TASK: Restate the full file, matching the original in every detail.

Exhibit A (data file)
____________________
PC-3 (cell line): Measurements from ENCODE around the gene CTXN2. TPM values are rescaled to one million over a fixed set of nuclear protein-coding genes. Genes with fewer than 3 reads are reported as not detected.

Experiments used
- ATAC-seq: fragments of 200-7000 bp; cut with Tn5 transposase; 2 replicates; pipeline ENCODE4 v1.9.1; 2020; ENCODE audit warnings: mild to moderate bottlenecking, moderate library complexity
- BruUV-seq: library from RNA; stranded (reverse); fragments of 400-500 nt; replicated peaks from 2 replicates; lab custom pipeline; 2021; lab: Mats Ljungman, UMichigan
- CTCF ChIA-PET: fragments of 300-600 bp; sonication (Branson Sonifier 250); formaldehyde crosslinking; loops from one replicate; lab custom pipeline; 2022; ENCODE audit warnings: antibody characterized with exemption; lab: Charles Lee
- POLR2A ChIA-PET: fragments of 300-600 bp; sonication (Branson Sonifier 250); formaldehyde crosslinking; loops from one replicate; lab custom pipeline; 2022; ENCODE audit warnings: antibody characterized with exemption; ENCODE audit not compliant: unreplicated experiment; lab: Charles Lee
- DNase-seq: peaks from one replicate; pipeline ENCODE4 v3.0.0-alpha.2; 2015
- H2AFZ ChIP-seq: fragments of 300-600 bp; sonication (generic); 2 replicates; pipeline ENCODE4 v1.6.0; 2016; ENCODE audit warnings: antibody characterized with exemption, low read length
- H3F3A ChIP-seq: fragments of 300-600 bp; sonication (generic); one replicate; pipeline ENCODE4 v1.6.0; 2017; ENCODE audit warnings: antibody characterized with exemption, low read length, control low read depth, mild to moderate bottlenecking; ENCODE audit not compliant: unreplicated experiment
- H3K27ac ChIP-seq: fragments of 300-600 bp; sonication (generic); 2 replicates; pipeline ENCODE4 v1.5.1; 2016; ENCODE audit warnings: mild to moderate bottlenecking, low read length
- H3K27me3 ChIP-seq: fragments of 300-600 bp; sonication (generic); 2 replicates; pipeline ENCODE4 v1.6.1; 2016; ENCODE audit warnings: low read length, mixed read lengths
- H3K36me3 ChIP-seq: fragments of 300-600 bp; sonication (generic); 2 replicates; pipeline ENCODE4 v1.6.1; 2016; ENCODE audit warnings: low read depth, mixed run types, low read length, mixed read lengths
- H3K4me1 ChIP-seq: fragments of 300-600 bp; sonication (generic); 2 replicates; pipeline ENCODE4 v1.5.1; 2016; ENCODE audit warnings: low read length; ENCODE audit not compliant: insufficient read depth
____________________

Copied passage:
PC-3 (cell line): Measurements from ENCODE around the gene CTXN2. TPM values are rescaled to one million over a fixed set of nuclear protein-coding genes. Genes with fewer than 3 reads are reported as not detected.

Experiments used
- ATAC-seq: fragments of 200-7000 bp; cut with Tn5 transposase; 2 replicates; pipeline ENCODE4 v1.9.1; 2020; ENCODE audit warnings: mild to moderate bottlenecking, moderate library complexity
- BruUV-seq: library from RNA; stranded (reverse); fragments of 400-500 nt; replicated peaks from 2 replicates; lab custom pipeline; 2021; lab: Mats Ljungman, UMichigan
- CTCF ChIA-PET: fragments of 300-600 bp; sonication (Branson Sonifier 250); formaldehyde crosslinking; loops from one replicate; lab custom pipeline; 2022; ENCODE audit warnings: antibody characterized with exemption; lab: Charles Lee
- POLR2A ChIA-PET: fragments of 300-600 bp; sonication (Branson Sonifier 250); formaldehyde crosslinking; loops from one replicate; lab custom pipeline; 2022; ENCODE audit warnings: antibody characterized with exemption; ENCODE audit not compliant: unreplicated experiment; lab: Charles Lee
- DNase-seq: peaks from one replicate; pipeline ENCODE4 v3.0.0-alpha.2; 2015
- H2AFZ ChIP-seq: fragments of 300-600 bp; sonication (generic); 2 replicates; pipeline ENCODE4 v1.6.0; 2016; ENCODE audit warnings: antibody characterized with exemption, low read length
- H3F3A ChIP-seq: fragments of 300-600 bp; sonication (generic); one replicate; pipeline ENCODE4 v1.6.0; 2017; ENCODE audit warnings: antibody characterized with exemption, low read length, control low read depth, mild to moderate bottlenecking; ENCODE audit not compliant: unreplicated experiment
- H3K27ac ChIP-seq: fragments of 300-600 bp; sonication (generic); 2 replicates; pipeline ENCODE4 v1.5.1; 2016; ENCODE audit warnings: mild to moderate bottlenecking, low read length
- H3K27me3 ChIP-seq: fragments of 300-600 bp; sonication (generic); 2 replicates; pipeline ENCODE4 v1.6.1; 2016; ENCODE audit warnings: low read length, mixed read lengths
- H3K36me3 ChIP-seq: fragments of 300-600 bp; sonication (generic); 2 replicates; pipeline ENCODE4 v1.6.1; 2016; ENCODE audit warnings: low read depth, mixed run types, low read length, mixed read lengths
- H3K4me1 ChIP-seq: fragments of 300-600 bp; sonication (generic); 2 replicates; pipeline ENCODE4 v1.5.1; 2016; ENCODE audit warnings: low read length; ENCODE audit not compliant: insufficient read depth